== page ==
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Internet Public Library to celebrate 10th anniversary

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The Internet Public Library would like to hear from everyone who has worked with them over the past decade, both professional volunteers who have tackled reference questions and the many students who have taken IPL classes. Please send an E-mail "hello" to IPLalumni@umich.edu. And stay tuned for the launching of the IPL Alumni blog!

(Feb 2005)

When 35 University of Michigan School of Information students started the Internet Public Library in 1995, they wondered if anyone would notice.

Now, 10 years and hundreds of millions of mouse clicks by users later, the IPL is celebrating its success with a virtual public open house on Thursday, March 17. Watch the IPL for a special anniversary Web page with all the details.

"During our anniversary celebration," said Associate Professor Maurita Holland, executive director of the IPL, "patrons can leave us online messages about what the IPL has meant to them, view some videos of past IPL staff, and read some of the most unusual reference questions we have received."


IPL graphics by Stephen Cotterill

The IPL started with a lofty goal, to be the first "public library of the Internet." Students wanted to know if they could transfer the model of a bricks-and-mortar public library to the fledgling World Wide Web. The IPL has since served as a prototype for thousands of digital libraries around the world.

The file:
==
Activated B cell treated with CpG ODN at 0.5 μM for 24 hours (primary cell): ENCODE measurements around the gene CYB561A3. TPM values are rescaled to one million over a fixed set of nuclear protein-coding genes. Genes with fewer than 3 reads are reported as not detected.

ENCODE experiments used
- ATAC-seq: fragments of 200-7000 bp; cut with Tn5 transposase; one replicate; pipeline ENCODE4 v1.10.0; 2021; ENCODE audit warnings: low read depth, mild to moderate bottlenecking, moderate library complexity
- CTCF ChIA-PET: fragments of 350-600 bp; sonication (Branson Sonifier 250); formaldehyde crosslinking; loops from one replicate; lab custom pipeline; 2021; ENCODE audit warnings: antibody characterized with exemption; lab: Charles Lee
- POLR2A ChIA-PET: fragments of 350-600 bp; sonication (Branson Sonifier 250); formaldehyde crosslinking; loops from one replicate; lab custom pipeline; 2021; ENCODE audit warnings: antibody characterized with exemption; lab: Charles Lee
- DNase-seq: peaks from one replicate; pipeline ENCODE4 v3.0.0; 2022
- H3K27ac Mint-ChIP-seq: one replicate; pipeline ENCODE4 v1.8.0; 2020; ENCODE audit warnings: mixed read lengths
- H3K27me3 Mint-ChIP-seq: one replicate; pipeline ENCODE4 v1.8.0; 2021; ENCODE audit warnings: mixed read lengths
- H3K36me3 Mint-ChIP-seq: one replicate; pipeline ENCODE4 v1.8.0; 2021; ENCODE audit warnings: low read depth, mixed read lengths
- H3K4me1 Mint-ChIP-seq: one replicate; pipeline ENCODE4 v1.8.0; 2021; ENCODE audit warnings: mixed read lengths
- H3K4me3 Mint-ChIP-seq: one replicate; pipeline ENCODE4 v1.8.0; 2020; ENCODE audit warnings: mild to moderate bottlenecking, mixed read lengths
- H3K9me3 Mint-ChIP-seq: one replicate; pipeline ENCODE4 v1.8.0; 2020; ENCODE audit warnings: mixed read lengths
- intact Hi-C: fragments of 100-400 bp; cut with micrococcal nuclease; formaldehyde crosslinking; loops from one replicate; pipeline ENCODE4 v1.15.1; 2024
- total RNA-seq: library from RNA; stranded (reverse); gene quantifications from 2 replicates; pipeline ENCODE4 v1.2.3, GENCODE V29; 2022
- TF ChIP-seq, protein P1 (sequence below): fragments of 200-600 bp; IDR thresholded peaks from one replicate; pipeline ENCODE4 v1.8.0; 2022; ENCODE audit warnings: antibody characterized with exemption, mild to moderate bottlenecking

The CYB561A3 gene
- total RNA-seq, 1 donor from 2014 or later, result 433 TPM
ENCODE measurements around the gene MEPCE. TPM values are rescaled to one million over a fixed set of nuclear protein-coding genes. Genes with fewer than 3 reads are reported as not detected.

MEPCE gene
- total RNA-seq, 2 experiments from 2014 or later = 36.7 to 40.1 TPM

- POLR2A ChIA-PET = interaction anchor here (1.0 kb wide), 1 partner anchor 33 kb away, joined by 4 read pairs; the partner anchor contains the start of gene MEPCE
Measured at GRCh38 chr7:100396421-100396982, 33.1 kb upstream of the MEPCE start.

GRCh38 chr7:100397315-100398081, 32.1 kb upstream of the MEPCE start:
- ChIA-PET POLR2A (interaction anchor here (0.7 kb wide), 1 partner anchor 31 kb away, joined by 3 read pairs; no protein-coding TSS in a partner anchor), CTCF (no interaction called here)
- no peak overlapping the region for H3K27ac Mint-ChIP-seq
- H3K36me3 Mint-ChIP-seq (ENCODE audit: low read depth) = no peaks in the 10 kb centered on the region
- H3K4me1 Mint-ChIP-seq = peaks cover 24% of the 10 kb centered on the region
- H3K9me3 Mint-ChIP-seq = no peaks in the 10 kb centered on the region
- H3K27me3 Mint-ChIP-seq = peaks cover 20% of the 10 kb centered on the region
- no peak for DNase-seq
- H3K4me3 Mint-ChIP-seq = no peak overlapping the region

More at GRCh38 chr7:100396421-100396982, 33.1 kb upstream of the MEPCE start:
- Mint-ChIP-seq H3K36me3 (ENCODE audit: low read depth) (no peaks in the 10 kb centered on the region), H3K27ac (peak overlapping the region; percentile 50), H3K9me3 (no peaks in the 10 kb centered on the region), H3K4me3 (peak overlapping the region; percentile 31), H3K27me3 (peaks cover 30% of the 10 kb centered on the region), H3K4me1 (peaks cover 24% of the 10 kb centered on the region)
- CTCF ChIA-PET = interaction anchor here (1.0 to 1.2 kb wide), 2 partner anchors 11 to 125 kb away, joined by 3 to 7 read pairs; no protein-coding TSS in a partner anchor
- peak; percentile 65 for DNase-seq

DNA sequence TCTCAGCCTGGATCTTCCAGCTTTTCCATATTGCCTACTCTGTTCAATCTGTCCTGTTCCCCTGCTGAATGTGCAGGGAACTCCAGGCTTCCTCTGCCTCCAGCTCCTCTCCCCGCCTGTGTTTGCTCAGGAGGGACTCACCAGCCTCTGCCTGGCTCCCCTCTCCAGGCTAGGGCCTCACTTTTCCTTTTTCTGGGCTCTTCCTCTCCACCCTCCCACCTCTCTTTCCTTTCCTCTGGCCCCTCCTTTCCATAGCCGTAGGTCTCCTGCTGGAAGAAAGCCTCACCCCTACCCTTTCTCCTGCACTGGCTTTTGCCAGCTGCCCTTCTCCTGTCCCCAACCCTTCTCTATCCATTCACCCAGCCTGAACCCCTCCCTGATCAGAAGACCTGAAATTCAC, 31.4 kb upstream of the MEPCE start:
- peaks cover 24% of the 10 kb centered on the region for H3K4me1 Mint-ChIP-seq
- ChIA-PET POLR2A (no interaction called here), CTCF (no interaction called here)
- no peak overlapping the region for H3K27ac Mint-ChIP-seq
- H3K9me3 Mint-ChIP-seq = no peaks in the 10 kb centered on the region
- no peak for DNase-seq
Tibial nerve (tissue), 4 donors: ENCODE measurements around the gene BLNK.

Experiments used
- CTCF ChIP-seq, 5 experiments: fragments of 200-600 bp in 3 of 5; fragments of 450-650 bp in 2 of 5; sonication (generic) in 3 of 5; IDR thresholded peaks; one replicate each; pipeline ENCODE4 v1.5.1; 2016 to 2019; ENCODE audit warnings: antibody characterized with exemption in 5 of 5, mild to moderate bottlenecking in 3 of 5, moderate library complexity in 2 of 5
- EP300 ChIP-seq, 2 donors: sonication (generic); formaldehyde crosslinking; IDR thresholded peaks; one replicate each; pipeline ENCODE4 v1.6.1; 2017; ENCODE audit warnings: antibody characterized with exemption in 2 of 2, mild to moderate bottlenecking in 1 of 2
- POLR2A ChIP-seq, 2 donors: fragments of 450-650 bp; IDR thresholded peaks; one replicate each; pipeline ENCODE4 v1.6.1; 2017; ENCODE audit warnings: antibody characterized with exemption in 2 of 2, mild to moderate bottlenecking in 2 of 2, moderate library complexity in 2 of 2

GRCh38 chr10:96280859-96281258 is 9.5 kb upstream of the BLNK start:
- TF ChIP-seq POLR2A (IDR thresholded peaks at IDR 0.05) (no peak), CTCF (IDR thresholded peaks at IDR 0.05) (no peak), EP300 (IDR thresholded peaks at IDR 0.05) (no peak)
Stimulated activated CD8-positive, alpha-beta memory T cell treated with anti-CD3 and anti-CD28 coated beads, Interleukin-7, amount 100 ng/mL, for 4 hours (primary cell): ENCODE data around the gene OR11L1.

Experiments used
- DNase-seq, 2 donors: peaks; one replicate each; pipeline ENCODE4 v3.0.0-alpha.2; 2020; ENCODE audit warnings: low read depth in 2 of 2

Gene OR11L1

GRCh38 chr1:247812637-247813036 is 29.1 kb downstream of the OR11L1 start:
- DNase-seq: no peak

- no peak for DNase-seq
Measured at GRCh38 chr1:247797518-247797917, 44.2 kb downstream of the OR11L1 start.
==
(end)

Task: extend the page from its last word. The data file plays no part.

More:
Over the years, SI students have built a vast storehouse of carefully selected online resources for children and adults. Some "exhibits," such as the popular Presidents of the United States (POTUS), are used daily by K-12 students and teachers.

The IPL's digital content also makes it a premier training ground for librarians. The School of Information offers a course devoted to operating and improving the IPL that serves as a learning and research laboratory for digital librarianship. SI students add to the IPL collections, answer reference questions from all over the world, and train professional librarians on how to build digital collections.

Master's students studying librarianship at SI are the backbone of the IPL, but others from SI's specializations in archives, human-computer interaction, and information economics play important roles.

"The fact that the IPL has drawn from such a cross-section of our students speaks to the nature of today's librarianship itself," Holland observes. "Each student brings an important element to the IPL. Librarians today need to know how an entire library operates, and our students pick up this kind of management experience by working with the IPL."

Holland added that "the IPL is a rich resource for research in virtual information seeking and information service. It has generated hundreds of articles and scholarly works that further our knowledge in this dynamic, emerging field."

The IPL came about as part of a course project at the School of Information with then-instructor Joseph Janes, now of the University of Washington. Students gathered informally on a Saturday morning in January 1995 to discuss what they could create during the semester. The digital library idea took hold and soon students assigned tasks to each other. Janes had his doubts at the time, but by the end of the first year, a million users from more than 100 countries had visited.

By the third year, IPL volunteer librarians and staff knew they were on to something. The IPL had answered more than 5,000 reference questions from around the world, with such positive results that IPL librarians were frequently used as the "library of last resort" by other librarians with "stumper" questions.

The IPL now records more than seven million patron visits a year from virtually every country on the planet.

 

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